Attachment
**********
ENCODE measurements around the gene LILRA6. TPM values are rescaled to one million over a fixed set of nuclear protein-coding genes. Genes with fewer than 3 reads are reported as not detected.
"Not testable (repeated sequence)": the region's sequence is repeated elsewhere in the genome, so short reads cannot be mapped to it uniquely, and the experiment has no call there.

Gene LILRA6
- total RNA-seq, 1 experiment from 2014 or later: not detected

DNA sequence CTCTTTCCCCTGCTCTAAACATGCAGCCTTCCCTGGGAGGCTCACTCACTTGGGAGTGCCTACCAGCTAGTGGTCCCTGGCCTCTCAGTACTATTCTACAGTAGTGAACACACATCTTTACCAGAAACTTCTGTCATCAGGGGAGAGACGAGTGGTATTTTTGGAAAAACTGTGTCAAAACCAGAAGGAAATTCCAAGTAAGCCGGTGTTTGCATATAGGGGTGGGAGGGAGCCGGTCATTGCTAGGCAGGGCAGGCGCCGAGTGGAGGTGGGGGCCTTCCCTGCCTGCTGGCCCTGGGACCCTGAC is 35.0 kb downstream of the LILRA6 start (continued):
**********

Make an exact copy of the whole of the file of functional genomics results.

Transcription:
ENCODE measurements around the gene LILRA6. TPM values are rescaled to one million over a fixed set of nuclear protein-coding genes. Genes with fewer than 3 reads are reported as not detected.
"Not testable (repeated sequence)": the region's sequence is repeated elsewhere in the genome, so short reads cannot be mapped to it uniquely, and the experiment has no call there.

Gene LILRA6
- total RNA-seq, 1 experiment from 2014 or later: not detected

DNA sequence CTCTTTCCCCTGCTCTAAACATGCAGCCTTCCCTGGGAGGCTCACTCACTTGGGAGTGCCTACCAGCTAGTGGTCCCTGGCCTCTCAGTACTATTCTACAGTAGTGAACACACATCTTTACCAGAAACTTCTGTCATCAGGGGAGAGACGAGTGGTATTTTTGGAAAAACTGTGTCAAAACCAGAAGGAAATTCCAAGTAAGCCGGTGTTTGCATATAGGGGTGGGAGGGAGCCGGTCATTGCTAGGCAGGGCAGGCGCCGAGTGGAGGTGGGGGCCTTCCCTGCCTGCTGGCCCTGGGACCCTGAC is 35.0 kb downstream of the LILRA6 start (continued):